So, as I stood there and observed all of this starting to take place, I began to pray for Michael W. Smith and I began to pray for the guys of POD, and I began to pray for the people who were either going to absolutely love the music or absolutely despise it.

We had a potential cataclysmic event on our hands, as the old and the new were about to converge and the Kingdom was either going to be expanded in a new way that night or come to a dead stop!

I had a great vantage point for the whole thing because I was backstage, peering out on the thousands who had gathered. You see my job that week at the festival was a really cool one. I was the “limo” driver for the bands (actually it was a 15 passenger van)…anyway, my job was to drive to the airport and pick up the arriving bands and drive them to the festival, hang out with them and after the show take them to their hotel or whatever.

I made many trips that week, and drove many bands but the one I will never forget was picking up and driving POD to and from the show. I remember getting my as
signment and asking “uh, who is POD? How will I know who they are? I’ve never heard of them,” which was a new concept for me as I picked up Newsboys, Petra and Supertones with no trouble at all.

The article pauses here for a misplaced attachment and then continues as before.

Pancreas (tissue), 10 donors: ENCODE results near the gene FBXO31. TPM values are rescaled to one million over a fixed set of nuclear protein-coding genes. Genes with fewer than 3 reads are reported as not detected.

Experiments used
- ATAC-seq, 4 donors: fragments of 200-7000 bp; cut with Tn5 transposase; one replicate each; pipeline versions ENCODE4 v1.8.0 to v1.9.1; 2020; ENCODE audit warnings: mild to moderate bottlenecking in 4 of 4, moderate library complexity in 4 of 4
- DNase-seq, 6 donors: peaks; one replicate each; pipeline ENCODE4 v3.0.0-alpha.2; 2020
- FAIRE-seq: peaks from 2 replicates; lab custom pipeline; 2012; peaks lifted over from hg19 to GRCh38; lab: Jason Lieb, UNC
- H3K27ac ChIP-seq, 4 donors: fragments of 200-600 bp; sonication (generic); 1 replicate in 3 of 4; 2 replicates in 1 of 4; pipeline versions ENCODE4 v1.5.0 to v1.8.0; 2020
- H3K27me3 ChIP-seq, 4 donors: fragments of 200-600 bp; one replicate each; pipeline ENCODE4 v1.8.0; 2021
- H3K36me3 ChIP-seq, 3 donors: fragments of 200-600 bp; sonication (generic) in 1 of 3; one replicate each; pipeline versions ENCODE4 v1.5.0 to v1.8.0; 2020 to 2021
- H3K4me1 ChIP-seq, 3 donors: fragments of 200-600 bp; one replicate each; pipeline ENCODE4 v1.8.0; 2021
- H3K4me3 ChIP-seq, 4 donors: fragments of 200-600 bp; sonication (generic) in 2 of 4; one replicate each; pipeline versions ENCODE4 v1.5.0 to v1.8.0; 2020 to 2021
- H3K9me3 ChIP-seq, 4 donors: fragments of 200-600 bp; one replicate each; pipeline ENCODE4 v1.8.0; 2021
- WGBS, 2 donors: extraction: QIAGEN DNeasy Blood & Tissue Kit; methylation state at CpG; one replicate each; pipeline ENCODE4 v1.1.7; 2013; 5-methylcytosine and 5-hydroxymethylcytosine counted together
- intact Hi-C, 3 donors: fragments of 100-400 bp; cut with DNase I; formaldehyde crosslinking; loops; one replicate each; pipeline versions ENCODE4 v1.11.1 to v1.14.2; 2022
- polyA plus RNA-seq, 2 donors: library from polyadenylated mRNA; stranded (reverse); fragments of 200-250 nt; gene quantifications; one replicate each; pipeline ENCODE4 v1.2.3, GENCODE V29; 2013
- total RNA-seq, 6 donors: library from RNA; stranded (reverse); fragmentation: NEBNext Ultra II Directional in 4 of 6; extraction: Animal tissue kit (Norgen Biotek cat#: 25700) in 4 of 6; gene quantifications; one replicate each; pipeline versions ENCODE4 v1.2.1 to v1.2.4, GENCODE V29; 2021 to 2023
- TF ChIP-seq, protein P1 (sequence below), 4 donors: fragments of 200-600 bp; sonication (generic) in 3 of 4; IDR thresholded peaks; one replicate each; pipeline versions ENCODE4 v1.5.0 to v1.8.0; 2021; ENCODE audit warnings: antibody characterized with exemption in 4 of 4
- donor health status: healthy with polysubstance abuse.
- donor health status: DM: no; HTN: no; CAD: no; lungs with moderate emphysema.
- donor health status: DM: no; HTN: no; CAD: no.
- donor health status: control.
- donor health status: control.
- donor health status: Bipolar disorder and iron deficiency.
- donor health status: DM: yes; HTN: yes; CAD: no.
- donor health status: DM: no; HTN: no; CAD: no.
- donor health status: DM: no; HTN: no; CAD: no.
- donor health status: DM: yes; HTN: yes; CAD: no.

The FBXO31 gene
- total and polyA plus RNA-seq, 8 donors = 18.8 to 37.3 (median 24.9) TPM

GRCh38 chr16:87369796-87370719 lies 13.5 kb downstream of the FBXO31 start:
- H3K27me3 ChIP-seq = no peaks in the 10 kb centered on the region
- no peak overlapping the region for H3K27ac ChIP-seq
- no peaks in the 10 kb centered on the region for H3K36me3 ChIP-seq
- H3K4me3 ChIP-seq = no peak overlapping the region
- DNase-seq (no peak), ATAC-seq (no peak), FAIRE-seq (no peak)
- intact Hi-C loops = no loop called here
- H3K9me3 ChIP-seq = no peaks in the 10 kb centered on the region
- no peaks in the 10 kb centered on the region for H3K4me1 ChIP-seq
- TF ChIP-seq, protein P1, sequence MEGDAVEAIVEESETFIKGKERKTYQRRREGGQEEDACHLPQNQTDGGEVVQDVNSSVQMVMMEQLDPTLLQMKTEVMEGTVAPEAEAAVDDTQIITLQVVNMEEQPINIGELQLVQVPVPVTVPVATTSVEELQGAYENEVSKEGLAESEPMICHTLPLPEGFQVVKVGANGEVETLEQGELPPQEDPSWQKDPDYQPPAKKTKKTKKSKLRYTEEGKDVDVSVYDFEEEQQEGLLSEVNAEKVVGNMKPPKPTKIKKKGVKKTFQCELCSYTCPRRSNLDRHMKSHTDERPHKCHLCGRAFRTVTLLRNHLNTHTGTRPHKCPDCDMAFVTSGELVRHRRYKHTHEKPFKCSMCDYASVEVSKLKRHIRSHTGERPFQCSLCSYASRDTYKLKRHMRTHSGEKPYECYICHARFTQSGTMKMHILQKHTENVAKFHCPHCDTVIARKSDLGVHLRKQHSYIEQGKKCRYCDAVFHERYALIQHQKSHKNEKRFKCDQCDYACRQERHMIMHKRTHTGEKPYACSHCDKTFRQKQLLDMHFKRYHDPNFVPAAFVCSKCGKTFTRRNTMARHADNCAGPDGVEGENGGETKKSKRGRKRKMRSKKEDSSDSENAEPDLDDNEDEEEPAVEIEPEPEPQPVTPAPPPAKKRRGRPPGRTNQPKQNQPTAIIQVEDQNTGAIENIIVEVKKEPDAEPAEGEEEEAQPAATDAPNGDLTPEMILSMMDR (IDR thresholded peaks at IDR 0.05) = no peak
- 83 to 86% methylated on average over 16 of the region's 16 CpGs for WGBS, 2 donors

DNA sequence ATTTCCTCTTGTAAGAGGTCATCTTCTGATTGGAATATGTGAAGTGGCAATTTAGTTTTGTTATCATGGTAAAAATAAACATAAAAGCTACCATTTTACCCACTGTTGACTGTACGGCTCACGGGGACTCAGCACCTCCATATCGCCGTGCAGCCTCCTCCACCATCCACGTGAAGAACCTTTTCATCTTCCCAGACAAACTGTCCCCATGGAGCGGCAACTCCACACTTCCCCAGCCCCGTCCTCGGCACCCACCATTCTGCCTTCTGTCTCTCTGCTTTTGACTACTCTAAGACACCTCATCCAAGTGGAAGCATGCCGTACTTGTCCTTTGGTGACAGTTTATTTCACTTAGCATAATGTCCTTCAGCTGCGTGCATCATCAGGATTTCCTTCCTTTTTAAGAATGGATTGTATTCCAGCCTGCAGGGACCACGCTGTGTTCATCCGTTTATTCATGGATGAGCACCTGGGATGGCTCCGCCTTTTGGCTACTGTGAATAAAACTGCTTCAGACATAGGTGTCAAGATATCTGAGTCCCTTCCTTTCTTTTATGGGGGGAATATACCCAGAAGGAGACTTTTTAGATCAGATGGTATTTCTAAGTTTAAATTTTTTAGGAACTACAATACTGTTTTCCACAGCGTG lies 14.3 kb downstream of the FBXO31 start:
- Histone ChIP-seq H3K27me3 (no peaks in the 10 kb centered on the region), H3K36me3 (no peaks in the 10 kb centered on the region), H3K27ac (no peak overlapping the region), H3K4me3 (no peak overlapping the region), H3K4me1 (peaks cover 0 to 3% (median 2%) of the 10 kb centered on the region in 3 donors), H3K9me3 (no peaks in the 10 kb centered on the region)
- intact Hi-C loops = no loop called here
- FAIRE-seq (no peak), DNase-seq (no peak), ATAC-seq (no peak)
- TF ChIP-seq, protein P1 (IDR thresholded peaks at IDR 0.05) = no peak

The festival director said “oh you’ll be able to pick them out”, and sure enough he was right.

As we drove to the festival I was amazed at how engaging they were, they were excited to play in NH, and were excited to play in front of thousands of Christians. That was kind of surprising to me as I just assumed they played in front of Christians all the time. So I asked, “If you’re excited to play in front of Christians who do you usually play for?”

I was driving so I didn’t see their reactions but sitting next to me was Traa the bass player, and he kindly and politely said, “we usually play secular venues, where the kids that are there need to know Jesus more than anything, in fact after the show is done in NH we’re flying out to join up with the bands that are rocking at OZZFEST!” Whoa, talk about a wide open mission field.

Then they started asking me questions about the venue, about NH and about what I do. I said “I’m a Youth Pastor”, Traa immediately said “really, wow that’s cool….so is Sonny!” Sonny, the lead singer, the voice of POD, the one with the most dread locks and tattoos…is a Youth Pastor, just like me!